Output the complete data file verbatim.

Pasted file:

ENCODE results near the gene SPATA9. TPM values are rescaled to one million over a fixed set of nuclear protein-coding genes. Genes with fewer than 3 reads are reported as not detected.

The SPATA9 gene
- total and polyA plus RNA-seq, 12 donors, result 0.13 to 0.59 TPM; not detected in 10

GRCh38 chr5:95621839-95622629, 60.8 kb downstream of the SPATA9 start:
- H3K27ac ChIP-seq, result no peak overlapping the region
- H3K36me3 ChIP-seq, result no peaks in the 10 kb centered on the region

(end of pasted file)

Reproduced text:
ENCODE results near the gene SPATA9. TPM values are rescaled to one million over a fixed set of nuclear protein-coding genes. Genes with fewer than 3 reads are reported as not detected.

The SPATA9 gene
- total and polyA plus RNA-seq, 12 donors, result 0.13 to 0.59 TPM; not detected in 10

GRCh38 chr5:95621839-95622629, 60.8 kb downstream of the SPATA9 start:
- H3K27ac ChIP-seq, result no peak overlapping the region
- H3K36me3 ChIP-seq, result no peaks in the 10 kb centered on the region